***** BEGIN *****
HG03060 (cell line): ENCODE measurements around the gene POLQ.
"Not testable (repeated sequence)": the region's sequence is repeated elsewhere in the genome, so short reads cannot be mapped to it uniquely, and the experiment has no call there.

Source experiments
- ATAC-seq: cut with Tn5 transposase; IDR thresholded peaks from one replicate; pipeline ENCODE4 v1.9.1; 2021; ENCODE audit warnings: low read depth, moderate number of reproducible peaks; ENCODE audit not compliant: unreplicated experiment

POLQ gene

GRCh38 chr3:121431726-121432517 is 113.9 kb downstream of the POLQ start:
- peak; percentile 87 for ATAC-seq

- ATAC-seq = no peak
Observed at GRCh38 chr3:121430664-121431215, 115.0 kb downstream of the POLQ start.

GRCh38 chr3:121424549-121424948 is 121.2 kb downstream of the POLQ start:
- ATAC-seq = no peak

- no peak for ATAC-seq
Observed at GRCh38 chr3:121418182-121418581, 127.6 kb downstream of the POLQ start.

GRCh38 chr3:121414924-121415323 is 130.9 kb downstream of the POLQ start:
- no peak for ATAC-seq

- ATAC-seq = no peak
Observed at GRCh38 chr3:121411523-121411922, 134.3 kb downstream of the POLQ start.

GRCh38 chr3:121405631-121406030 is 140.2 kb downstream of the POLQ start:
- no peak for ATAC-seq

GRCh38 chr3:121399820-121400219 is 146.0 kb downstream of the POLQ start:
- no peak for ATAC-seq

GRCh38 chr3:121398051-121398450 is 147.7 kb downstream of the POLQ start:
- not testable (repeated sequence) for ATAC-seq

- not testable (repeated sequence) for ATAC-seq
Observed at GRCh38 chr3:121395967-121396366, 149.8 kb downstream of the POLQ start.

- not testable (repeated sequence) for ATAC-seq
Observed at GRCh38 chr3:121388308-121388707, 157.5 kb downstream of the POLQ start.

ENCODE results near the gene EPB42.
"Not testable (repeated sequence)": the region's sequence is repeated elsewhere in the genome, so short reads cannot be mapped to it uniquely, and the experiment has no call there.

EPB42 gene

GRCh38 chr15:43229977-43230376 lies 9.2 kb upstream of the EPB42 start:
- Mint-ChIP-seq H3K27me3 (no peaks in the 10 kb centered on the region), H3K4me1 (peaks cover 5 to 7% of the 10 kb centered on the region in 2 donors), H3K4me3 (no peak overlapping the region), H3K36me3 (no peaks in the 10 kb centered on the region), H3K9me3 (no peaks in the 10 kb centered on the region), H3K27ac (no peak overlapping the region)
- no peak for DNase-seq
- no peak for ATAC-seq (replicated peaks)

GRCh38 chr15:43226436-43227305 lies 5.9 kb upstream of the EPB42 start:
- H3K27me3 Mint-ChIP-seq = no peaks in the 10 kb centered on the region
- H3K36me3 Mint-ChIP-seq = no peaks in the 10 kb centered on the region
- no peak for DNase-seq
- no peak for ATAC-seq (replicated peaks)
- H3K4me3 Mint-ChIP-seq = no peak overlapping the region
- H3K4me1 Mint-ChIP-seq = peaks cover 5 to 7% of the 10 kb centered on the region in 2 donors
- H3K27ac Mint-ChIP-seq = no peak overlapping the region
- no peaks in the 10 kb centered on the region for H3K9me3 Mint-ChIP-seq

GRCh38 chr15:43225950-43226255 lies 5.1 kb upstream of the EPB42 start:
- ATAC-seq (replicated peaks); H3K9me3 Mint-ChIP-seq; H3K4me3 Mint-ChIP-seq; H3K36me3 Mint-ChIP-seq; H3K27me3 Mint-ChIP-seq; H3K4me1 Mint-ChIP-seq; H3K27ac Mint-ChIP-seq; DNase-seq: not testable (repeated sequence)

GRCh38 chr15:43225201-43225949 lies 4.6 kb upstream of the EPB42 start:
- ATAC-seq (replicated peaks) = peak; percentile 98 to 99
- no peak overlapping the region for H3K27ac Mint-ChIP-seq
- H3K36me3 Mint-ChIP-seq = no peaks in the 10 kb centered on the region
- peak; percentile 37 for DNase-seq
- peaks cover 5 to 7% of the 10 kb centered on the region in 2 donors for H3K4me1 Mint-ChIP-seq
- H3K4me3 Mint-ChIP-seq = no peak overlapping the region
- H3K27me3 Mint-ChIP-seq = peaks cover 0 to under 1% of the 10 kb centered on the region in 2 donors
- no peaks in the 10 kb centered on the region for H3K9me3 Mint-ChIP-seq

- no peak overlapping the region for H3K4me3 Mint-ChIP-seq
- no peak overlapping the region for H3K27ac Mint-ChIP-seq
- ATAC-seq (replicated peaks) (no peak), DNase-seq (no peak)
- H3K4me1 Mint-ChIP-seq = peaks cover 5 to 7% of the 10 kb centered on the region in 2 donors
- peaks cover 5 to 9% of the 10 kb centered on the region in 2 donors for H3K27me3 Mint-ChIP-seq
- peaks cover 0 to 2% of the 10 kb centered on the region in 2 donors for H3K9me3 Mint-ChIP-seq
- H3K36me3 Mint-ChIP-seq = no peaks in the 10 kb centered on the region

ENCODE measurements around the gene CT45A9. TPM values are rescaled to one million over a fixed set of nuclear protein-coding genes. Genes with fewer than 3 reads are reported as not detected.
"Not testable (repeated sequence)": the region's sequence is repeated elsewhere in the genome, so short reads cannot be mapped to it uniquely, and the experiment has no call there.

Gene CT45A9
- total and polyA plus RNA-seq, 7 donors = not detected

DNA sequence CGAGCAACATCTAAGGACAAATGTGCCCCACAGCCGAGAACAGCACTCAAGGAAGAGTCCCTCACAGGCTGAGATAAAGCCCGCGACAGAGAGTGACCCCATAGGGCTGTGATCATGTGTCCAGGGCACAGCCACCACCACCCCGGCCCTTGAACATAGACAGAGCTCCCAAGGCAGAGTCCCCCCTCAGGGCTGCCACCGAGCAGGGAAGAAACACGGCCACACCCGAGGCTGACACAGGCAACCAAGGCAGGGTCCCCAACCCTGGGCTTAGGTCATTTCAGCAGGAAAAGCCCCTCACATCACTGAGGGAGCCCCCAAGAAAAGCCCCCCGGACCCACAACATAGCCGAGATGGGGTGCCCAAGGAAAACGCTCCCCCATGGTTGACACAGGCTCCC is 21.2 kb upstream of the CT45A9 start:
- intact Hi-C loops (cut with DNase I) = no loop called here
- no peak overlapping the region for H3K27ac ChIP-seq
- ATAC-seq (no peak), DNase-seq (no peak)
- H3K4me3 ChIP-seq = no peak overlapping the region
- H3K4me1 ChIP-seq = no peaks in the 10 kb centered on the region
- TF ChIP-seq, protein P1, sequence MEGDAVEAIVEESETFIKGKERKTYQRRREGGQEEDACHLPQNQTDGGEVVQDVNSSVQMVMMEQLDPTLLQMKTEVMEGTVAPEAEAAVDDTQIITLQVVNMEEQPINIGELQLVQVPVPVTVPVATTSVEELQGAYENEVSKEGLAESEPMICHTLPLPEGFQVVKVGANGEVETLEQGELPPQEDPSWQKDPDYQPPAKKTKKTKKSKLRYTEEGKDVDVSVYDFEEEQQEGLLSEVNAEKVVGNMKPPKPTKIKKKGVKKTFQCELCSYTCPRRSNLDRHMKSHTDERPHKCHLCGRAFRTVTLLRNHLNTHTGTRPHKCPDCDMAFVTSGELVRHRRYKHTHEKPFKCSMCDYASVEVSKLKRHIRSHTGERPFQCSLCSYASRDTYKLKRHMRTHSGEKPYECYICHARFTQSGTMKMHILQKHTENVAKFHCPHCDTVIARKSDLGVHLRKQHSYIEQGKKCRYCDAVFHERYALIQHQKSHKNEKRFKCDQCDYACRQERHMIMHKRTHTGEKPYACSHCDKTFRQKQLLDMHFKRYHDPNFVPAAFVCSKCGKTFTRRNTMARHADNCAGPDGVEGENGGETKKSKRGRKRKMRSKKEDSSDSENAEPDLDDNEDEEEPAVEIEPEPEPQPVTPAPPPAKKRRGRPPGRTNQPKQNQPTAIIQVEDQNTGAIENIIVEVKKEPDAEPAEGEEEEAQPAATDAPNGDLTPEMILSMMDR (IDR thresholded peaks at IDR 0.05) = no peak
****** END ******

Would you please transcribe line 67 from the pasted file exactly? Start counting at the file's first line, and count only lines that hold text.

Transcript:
- intact Hi-C loops (cut with DNase I) = no loop called here